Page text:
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Works Thomas Girtin and Joseph Mallord William Turner after (?) John Robert Cozens

Rome: The River Tiber from Monte Mario, Looking towards the Sabine Hills

1794 - 1797

Primary Image: TG0571: Thomas Girtin (1775-1802) and Joseph Mallord William Turner (1775-1851), after (?) John Robert Cozens (1752-1797), Rome: The River Tiber from Monte Mario, Looking towards the Sabine Hills, 1794–97, graphite and watercolour on paper, 22.4 × 40 cm, 8 ⅞ × 15 ¾ in. Private Collection.

Photo courtesy of Sotheby's

Thomas Girtin (1775-1802) and Joseph Mallord William Turner (1775-1851) after (?) John Robert Cozens (1752-1797)
  • Rome: The River Tiber from Monte Mario, Looking towards the Sabine Hills
1794 - 1797
Medium and Support
Graphite and watercolour on paper
22.4 × 40 cm, 8 ⅞ × 15 ¾ in
Object Type
Collaborations; Monro School Copy
Subject Terms
Italian View: Modern Rome

Catalogue Number
Description Source(s)
Viewed in 2016


Ellen Hodgson Burney (1819–1911); then by descent to Blanche Susan Fanny Burney (1858–1944); Thos. Agnew & Sons; ... Phillips, 19 May 1998, lot 4 as 'From Monte Mario, Sabine Mountains and the River Tiber, Tivoli, in the Distance' by Joseph Mallord William Turner; Sotheby's, 6 July 2016, lot 306 as by Joseph Mallord William Turner, £56,250

About this Work

This panoramic view from the eastern slopes of Monte Mario as the river Tiber meanders into the distance displays many of the signs that mark the unique collaboration between Girtin and his contemporary Joseph Mallord William Turner (1775–1851) at the home of Dr Thomas Monro (1759–1833). Here they were employed across three winters, probably between 1794 and 1797, to make ‘finished drawings’ from the ‘Copies’ of the ‘outlines or unfinished drawings of Cozens’ and other artists, amateur and professional, either from Monro’s collection or lent for the purpose. As the two young artists later recalled, Girtin generally ‘drew in outlines and Turner washed in the effects’. ‘They went at 6 and staid till Ten’, which may account for the generally monochrome appearance of the works, and, as the diarist Joseph Farington (1747–1821) reported, Turner received ‘3s. 6d each night’, though ‘Girtin did not say what He had’ (Farington, Diary, 12 November 1798).1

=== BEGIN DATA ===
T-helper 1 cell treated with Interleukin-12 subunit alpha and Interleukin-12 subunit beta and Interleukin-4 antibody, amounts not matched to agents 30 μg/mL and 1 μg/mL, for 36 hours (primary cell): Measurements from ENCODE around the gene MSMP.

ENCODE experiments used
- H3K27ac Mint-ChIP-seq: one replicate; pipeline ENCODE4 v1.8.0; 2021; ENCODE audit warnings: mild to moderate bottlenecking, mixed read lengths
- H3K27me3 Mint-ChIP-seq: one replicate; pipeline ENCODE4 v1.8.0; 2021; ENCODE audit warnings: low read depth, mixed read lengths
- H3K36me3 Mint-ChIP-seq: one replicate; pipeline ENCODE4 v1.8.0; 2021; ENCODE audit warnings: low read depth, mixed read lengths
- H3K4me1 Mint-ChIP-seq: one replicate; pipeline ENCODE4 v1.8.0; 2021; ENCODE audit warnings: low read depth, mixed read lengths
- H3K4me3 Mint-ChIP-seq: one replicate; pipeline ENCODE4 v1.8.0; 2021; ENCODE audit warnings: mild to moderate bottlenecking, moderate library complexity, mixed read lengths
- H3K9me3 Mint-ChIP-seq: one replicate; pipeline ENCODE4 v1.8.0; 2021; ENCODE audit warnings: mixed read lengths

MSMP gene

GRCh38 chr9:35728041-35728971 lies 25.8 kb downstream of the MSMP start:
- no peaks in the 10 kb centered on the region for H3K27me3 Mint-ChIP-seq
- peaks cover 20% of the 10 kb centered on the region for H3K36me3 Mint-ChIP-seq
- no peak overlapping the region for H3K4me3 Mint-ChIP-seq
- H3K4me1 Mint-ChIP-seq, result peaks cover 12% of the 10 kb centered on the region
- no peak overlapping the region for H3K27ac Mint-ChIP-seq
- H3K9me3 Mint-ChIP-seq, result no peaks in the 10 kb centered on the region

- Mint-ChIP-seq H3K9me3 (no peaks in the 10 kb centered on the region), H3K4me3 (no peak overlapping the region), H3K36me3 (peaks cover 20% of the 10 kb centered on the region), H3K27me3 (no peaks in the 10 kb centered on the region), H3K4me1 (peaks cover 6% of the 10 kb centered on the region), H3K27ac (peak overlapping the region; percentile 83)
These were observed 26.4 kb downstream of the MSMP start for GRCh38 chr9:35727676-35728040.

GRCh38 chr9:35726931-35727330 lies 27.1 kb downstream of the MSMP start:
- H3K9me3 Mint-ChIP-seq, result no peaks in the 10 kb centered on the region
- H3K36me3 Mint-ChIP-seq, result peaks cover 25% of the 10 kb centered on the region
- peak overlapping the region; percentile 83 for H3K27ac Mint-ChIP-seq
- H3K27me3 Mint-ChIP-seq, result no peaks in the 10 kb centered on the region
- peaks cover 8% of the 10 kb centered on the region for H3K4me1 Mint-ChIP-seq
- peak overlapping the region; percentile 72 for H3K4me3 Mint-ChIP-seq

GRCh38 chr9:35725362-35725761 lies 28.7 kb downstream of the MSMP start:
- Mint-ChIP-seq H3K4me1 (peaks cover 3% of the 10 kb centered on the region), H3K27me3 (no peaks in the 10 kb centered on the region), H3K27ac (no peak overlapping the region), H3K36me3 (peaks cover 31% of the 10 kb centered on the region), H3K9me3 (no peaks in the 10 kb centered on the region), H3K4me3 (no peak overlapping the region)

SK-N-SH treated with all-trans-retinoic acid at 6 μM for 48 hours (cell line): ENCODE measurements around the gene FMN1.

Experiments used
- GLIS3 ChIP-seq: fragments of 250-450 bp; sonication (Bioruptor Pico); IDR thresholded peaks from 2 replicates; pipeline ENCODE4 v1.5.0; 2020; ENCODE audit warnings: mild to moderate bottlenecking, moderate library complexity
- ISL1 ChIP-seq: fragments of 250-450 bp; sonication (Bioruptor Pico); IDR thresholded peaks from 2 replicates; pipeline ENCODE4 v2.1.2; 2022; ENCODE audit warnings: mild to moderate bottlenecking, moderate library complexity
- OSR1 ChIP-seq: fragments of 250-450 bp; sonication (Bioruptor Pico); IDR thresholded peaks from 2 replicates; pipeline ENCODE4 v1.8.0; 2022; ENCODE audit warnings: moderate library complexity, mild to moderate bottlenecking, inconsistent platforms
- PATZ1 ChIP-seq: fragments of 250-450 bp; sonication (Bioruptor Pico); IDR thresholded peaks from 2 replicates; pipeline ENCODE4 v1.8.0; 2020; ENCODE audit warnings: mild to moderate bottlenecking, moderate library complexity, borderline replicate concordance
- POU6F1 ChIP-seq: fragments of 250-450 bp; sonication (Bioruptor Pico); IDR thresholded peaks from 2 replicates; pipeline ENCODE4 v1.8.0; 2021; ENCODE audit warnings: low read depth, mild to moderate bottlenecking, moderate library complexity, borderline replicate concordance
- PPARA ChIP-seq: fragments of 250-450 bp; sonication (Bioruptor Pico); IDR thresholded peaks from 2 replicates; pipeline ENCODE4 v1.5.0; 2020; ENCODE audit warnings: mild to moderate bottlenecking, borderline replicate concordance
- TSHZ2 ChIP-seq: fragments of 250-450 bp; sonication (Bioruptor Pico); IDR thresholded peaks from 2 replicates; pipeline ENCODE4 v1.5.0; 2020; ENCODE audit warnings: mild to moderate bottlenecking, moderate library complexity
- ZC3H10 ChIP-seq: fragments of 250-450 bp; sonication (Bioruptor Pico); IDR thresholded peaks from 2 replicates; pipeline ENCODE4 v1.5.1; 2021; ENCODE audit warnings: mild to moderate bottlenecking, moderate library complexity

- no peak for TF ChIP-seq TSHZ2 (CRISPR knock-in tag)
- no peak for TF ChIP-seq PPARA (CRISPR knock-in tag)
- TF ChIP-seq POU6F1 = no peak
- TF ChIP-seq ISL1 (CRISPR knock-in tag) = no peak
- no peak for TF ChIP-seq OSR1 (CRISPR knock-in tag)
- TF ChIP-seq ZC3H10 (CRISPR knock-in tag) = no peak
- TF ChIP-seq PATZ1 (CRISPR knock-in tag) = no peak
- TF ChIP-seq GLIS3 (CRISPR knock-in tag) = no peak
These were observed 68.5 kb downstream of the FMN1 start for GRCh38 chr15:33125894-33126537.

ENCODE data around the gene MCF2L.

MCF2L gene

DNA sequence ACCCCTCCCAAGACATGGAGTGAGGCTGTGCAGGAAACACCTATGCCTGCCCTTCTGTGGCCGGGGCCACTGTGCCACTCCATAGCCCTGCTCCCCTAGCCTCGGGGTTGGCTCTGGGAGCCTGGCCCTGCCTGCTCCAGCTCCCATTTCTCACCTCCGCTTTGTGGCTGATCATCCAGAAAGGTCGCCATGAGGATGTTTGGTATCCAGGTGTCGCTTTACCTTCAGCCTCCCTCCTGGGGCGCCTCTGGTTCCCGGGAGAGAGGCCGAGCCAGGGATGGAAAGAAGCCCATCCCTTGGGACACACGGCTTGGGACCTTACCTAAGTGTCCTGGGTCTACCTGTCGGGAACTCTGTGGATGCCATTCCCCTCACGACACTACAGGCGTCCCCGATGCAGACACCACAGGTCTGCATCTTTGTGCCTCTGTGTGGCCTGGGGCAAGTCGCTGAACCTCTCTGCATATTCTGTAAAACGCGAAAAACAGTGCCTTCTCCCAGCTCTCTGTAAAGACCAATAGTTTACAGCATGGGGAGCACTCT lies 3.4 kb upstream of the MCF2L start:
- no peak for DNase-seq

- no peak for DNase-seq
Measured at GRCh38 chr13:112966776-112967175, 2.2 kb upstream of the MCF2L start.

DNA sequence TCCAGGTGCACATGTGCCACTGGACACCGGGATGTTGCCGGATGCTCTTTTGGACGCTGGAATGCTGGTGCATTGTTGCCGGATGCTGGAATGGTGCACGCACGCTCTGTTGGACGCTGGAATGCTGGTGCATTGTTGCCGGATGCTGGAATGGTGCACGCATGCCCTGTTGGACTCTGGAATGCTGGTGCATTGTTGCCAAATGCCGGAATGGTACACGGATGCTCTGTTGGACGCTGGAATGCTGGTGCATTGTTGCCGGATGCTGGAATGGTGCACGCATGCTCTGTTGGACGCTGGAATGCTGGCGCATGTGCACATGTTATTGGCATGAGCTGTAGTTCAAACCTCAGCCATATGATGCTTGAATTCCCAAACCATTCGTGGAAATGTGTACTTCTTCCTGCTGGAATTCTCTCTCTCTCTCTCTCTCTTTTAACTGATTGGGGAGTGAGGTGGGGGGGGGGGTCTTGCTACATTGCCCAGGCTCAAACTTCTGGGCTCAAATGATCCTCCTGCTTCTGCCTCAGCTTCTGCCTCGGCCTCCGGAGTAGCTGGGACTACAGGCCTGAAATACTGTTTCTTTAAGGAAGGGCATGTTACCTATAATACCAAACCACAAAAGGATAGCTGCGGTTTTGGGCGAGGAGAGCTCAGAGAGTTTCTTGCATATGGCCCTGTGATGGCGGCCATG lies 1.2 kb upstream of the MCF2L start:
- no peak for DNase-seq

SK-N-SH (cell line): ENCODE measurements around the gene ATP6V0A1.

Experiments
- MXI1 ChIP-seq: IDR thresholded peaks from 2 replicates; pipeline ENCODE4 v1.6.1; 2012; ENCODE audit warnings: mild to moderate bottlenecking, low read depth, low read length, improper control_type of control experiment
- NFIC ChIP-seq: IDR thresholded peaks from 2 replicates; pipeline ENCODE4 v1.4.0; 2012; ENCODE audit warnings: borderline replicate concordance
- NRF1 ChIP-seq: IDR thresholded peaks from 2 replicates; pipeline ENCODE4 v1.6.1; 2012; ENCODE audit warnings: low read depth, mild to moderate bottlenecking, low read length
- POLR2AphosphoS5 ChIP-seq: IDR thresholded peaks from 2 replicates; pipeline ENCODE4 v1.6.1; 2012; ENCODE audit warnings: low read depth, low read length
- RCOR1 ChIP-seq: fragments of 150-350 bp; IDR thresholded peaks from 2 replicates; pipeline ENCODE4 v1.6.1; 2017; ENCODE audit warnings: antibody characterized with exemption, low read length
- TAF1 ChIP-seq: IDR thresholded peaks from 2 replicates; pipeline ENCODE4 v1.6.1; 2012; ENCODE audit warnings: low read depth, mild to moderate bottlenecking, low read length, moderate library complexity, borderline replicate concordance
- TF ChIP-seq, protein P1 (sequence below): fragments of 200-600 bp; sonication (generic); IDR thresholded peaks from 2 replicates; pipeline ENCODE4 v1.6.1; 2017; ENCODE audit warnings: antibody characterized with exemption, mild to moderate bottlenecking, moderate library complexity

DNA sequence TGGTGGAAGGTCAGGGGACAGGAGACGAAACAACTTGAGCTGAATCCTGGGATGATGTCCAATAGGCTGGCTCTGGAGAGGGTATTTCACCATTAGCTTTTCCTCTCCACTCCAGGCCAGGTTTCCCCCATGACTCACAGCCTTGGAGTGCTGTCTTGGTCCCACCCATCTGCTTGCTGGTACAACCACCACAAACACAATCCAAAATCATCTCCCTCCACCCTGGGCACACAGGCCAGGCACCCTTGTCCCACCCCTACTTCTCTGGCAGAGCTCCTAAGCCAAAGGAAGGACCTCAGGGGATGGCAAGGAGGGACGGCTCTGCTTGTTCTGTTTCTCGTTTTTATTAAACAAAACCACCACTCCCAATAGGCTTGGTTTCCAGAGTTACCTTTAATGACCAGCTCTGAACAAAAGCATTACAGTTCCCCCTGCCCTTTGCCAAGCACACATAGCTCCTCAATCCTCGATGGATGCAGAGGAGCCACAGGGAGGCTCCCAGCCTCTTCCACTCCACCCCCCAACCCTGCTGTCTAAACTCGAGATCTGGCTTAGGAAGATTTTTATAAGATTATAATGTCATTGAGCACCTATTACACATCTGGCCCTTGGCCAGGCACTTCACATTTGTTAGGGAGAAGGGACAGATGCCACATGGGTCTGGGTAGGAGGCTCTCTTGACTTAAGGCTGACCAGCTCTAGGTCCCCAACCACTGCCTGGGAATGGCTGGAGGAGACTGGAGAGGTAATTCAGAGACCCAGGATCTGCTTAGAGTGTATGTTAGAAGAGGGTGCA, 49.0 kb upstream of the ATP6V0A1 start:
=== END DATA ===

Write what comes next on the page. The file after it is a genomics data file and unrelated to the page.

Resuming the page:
As with the majority of the Roman views completed at Monro’s home, it has not been possible to trace the source of either this view looking east towards the Sabine Hills and a distant Tivoli or a similar panoramic scene, The Roman Campagna, from the Villa Madama (TG0572). In general, Girtin and Turner worked from compositions by John Robert Cozens (1752–97) and, more specifically, from sketches and tracings that he made during or after his stay in Italy from November 1776 through to March 1779. Few of these survive, but the auction of the artist’s work held in July 1794 contained twenty-seven ‘books of sketches’ and many hundreds of drawings made on his travels, and, as Kim Sloan has argued, given that Monro’s posthumous sale included only a few sketches by Cozens, the patron must have borrowed much of the material from which Girtin and Turner worked (Sloan and Joyner, 1993, pp.81–82). Cozens certainly explored Monte Mario overlooking Rome and he based a number of his finished watercolours on sketches made from the well-known viewpoints at the Villa Madama and the Villa Mellini. This view is from lower down the slopes, from where the Milvian Bridge (the Ponte Molle) is just visible spanning the Tiber, as it is in the related view, which must have been taken from slightly higher up and to the left. As it is one of the larger Monro School subjects, one might expect it to have been copied from a finished watercolour. However, none by Cozens exist, and sufficient large-scale outline drawings survive, notably in the collections of the Sir John Soane’s Museum, London (for example TG0578 figure 1), and the Victoria and Albert Museum, London (such as TG0584 figure 1), to suggest that even the biggest Monro School watercolours, such as this one, were copied from such a simple source.

The watercolour has always been attributed to Turner alone, as indeed were most of the works sold at Monro’s posthumous sale in 1833. Its reappearance on the art market in 2016 provided the opportunity to assess the possible involvement of Girtin in its production, and, whilst the issue is not clear-cut, enough of the pencil work shows through to suggest that this work too is a collaborative effort. A broad landscape view, in comparison with an architectural subject, does not require detailed pencil work and there is nothing to suggest that Turner was responsible for that aspect of the work’s production too, or that it was not the outcome of the practice that the two artists described to Farington in 1798.

1794 - 1797

The Roman Campagna, from the Villa Madama


by Greg Smith

Place depicted


  1. 1 The full diary entry, giving crucial details of the artists’ work at Monro’s house, is transcribed in the Documents section of the Archive (1798 – Item 2).

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